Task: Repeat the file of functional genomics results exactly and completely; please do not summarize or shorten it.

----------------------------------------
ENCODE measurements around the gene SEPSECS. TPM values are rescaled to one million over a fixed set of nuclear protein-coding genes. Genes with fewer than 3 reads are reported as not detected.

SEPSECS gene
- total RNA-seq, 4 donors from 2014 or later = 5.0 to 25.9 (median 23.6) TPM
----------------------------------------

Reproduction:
ENCODE measurements around the gene SEPSECS. TPM values are rescaled to one million over a fixed set of nuclear protein-coding genes. Genes with fewer than 3 reads are reported as not detected.

SEPSECS gene
- total RNA-seq, 4 donors from 2014 or later = 5.0 to 25.9 (median 23.6) TPM